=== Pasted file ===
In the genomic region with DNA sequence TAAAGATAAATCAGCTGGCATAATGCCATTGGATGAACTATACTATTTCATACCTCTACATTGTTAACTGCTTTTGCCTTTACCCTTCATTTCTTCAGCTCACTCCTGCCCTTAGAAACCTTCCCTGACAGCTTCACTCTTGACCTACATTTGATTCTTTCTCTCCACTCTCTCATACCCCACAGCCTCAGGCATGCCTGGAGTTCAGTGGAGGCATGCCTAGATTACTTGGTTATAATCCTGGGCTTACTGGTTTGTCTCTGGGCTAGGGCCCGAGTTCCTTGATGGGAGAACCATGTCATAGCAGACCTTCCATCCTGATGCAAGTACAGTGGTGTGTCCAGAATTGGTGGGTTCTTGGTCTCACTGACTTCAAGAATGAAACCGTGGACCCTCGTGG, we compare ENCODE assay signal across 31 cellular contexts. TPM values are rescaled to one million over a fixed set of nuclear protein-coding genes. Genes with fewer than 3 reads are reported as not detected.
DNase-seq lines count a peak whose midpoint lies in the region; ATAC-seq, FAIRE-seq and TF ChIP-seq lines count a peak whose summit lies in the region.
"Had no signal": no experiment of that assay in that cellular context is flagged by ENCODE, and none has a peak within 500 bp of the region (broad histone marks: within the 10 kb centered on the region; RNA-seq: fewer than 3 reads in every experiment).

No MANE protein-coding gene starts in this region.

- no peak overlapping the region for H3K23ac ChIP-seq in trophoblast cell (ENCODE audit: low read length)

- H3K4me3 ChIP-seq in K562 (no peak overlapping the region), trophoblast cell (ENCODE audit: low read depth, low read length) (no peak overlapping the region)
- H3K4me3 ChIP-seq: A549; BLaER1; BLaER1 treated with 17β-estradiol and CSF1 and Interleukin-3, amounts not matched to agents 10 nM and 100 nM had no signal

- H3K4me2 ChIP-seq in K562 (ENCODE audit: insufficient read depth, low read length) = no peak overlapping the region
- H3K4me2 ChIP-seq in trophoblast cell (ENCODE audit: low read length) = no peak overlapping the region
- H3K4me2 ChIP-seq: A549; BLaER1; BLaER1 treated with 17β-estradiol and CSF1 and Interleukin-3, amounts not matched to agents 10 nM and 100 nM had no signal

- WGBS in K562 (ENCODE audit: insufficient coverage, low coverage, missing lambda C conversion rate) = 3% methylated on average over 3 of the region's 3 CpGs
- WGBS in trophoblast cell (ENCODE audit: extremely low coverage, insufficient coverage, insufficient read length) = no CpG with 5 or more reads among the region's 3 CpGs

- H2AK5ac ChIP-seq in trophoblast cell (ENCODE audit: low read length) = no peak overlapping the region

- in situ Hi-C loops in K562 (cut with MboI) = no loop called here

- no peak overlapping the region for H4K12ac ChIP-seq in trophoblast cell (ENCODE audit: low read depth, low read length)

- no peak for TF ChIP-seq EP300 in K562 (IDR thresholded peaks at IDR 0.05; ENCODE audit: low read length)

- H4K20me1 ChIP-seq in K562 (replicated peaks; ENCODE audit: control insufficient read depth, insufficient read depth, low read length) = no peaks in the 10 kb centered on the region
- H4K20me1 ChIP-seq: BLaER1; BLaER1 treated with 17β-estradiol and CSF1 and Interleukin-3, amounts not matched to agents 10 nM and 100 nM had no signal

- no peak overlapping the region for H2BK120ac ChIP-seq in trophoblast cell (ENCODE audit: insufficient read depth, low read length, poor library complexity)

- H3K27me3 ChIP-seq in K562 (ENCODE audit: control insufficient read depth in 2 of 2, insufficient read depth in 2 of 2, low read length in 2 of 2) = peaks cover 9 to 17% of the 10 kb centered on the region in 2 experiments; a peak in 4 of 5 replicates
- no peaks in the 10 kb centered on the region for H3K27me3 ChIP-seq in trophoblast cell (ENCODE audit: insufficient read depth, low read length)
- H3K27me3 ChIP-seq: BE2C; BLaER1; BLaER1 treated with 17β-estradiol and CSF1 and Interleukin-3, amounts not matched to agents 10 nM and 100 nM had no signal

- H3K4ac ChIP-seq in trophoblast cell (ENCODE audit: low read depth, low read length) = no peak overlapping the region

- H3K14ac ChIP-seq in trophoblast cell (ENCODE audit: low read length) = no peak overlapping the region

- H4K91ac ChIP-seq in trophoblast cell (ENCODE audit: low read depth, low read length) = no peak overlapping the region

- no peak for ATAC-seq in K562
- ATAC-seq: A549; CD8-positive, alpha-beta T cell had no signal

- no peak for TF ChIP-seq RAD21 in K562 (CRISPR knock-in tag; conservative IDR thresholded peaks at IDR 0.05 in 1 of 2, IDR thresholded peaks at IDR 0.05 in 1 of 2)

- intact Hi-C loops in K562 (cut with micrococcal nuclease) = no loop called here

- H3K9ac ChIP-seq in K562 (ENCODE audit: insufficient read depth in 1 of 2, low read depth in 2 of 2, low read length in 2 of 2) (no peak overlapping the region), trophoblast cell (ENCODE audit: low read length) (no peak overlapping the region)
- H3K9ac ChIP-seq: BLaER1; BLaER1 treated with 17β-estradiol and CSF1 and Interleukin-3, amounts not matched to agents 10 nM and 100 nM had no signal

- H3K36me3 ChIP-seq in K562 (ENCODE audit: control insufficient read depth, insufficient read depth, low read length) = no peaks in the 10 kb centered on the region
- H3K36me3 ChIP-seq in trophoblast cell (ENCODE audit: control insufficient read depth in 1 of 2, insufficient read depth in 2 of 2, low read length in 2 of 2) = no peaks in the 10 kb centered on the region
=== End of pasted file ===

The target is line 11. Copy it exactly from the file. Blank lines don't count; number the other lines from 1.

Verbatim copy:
- WGBS in K562 (ENCODE audit: insufficient coverage, low coverage, missing lambda C conversion rate) = 3% methylated on average over 3 of the region's 3 CpGs